I wrote this to my parish in our March newsletter at the end of last week, one year after last year’s longest Lent began.
Last March was our transition to the wilderness of pandemic life. On March 1, we entered into the First Sunday in Lent. On March 8, the Bishop visited our parish. By March 15, the last time we gathered for worship in the Nave as usual, the mood was sombre as we shared Communion in one kind only, and broadcast the service to those already sheltering in place. On March 22, we had our first Zoom service from the Chapel. By March 29, we were under a statewide stay-at-home order, and we shared Morning Prayer from our homes.
Since we became aware of this pandemic disease a year ago, more than 500,000 people have died from COVID-19 in the US alone, 100,000 of them in just the past month. We are not yet out of the wilderness.
During Lent, we read of God’s successive covenants with God’s people. We read of their wanderings through the wilderness of flood plain and desert, exile and exodus, displacement and occupation and the hope, always, of return, of resurrection.
We have been in this wilderness for a year now. It will not take us 40 years to reach its far side, but it will remain a part of our faith story, shaping our lament and our hope for years to come. It has physically altered our prayers and our liturgy. It has called us, like Noah, like Abraham, like Moses, into new ways of being and new understandings of God’s presence with us.
Half a million people is a lot of grief to bear. Their weight should slow us down, our footsteps should falter rather than rush toward false hope: a golden calf, an idol of our own making.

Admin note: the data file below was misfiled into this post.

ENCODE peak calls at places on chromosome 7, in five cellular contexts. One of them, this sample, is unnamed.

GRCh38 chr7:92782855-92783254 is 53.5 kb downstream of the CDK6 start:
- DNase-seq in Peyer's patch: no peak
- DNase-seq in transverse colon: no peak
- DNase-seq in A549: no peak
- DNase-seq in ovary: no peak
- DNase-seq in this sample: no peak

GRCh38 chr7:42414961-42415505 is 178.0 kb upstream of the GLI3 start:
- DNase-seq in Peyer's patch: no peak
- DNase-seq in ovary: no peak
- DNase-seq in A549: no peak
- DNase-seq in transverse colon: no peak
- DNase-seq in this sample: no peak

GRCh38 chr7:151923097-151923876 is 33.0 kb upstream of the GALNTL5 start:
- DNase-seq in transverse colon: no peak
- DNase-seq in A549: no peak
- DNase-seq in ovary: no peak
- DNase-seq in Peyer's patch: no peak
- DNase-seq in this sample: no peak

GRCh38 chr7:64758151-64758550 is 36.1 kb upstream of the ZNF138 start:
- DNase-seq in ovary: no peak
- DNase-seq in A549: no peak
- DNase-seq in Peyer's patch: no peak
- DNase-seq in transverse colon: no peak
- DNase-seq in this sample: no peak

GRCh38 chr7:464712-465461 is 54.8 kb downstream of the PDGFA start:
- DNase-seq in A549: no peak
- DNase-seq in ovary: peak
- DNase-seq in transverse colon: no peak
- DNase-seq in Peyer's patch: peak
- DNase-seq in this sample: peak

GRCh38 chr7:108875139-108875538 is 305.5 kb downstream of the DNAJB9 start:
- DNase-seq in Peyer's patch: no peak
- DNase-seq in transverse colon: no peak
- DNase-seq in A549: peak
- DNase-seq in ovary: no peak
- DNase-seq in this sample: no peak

We can bear the wilderness a little longer, if staying here means that we are learning to love God and one another in new ways. We can bear it, knowing that God is with us, as God was with the people when they complained and cried out in the desert, and received manna to eat and water from the rock to drink. God is with us, even in the wilderness. Perhaps, especially in the wilderness.
The hope of return and resurrection sustains us, but it is not all that gives us life in the wilderness. The knowledge that God is with us in lament, is with us in hope, is with us in the waiting, the lost days, the wandering and wondering of the wilderness, even the emptiness of Holy Saturday: that is our faith, our rock, the covenant of our salvation.
I believe that I shall see the goodness of the Lord in the land of the living.
Wait for the Lord; be strong, and let your heart take courage;
wait for the Lord! (Psalm 27:13-14)